MSNBC’s Election Day spectacle was exactly what one expected at first, with giggling extra-coiffed stars fawning over one another. But the familiar scene soon began to darken, giving rise to an indescribably creepy sensation of déjà vu as the day wore on.
What had begun as cheerily confident talking-head banter, fueled by Biden’s commanding polling leads, gave way to queasiness and dread. Rosy dreams of an early landslide, of expanding the Democratic advantage in the House and of retaking the Senate—of sleeping—evaporated in favor of a long, painful tally that, though it could end in a Biden presidency, flew in the face of weeks of MSNBC’s glib votesplaining.
Then, at 2:30am, the former television personality who somehow became the president of the United States got in front of the cameras and ranted and raved to a soul-racked nation that he’d already won the election, and demanded that the counting of votes must stop (except in Arizona, where Biden was ahead).
Brian Williams cut in to the speech to point out that no, this was a lie, the election was still ongoing, that nobody had won it yet; but the damage was already done, and on so many levels. MSNBC’s hosts have been careful to point out that Trump’s many threats to claim election fraud and mount court challenges were dangerous, unlawful, and/or untrue. But still the overall tone of their coverage retained a tang of the same breezy, Lincoln Project–style contempt that doomed Hillary “Deplorables” Clinton in 2016.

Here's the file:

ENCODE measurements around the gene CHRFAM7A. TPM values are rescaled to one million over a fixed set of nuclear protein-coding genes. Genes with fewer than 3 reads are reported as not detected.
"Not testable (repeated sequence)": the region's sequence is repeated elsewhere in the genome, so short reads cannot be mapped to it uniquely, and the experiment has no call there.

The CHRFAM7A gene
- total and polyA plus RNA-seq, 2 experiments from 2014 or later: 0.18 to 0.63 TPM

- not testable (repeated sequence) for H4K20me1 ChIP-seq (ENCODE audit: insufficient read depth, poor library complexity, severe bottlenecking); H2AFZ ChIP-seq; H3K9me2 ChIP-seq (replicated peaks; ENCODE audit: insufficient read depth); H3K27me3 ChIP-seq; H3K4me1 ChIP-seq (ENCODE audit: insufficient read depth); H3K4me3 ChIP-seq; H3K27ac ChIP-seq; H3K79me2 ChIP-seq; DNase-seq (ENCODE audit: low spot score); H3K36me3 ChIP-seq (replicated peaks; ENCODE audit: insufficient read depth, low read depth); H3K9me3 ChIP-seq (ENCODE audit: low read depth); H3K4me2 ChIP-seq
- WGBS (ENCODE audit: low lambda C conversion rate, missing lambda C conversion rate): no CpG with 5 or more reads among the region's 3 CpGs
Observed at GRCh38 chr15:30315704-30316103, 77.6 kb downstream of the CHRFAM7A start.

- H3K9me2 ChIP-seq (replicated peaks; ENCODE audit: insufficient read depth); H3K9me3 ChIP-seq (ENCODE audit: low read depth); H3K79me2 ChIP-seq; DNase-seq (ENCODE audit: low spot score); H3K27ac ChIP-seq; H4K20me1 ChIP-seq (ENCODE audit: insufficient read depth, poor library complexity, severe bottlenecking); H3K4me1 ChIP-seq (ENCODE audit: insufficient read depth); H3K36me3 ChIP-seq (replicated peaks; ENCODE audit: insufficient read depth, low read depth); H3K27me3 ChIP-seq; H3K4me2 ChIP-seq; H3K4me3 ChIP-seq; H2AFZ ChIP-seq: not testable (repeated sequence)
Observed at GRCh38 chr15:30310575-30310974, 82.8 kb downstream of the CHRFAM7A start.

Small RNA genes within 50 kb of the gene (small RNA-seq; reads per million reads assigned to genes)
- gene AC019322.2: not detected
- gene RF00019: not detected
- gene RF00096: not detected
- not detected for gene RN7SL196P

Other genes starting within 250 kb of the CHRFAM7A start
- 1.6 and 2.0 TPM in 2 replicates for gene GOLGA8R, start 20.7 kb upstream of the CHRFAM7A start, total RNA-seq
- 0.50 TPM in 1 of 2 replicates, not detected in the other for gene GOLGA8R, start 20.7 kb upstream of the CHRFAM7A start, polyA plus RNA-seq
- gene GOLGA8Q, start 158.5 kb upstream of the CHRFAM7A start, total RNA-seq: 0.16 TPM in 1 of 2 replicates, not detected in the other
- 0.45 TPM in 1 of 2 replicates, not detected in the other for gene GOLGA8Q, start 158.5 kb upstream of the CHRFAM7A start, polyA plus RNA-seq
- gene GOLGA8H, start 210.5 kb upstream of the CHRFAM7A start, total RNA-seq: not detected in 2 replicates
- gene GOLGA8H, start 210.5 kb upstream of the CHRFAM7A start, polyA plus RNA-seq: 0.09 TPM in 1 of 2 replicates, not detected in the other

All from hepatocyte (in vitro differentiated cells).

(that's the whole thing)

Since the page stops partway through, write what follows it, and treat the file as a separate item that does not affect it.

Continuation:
Nicolle Wallace, Joy Reid, and Rachel Maddow love tittering at Trump’s vulgarity. But by trivializing and mocking him they have enlightened no one; instead of taking his demagoguery with the requisite seriousness, they’ve given a rich supply of oxygen to his supporters’ sense of victimization.
Possibly the most painful irony is that Wallace was actively involved in the 2000 recount that ended in George W. Bush’s theft of the presidency from Al Gore, through a bogus Supreme Court decision that involved suspending the counting of votes. I can’t help wondering what she thought on hearing Trump openly announce an intention to try the same himself. Even more, I wonder what she thought of the news that 93 percent of registered Republicans voted for Trump in this election, rather than the mere 90 percent who voted for him last time. Such is the influence of Never Trumpers like her on the conscience of their peers.
Perhaps most significantly, Facebook seems to have broken its own rules on limiting political coverage: a secret tsunami of alternative facts whose potential effects on voters were consistently ignored or underplayed by corporate media outlets like MSNBC.
Watching the shipwreck of MSNBC’s election coverage, it’s become increasingly clear that traditional news media and cable news in particular are utterly unequal to the challenge presented by a digital information landscape whose complexity and power have completely swamped their ability to produce meaningful, accurate analysis. It’s time for viewers, for citizens, to demand a complete revamping of this broken system.